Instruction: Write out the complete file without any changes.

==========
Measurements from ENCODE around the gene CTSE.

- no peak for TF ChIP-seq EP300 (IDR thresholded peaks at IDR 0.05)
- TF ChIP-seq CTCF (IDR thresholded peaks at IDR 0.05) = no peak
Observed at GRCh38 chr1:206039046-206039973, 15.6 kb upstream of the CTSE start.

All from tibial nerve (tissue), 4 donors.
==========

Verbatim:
Measurements from ENCODE around the gene CTSE.

- no peak for TF ChIP-seq EP300 (IDR thresholded peaks at IDR 0.05)
- TF ChIP-seq CTCF (IDR thresholded peaks at IDR 0.05) = no peak
Observed at GRCh38 chr1:206039046-206039973, 15.6 kb upstream of the CTSE start.

All from tibial nerve (tissue), 4 donors.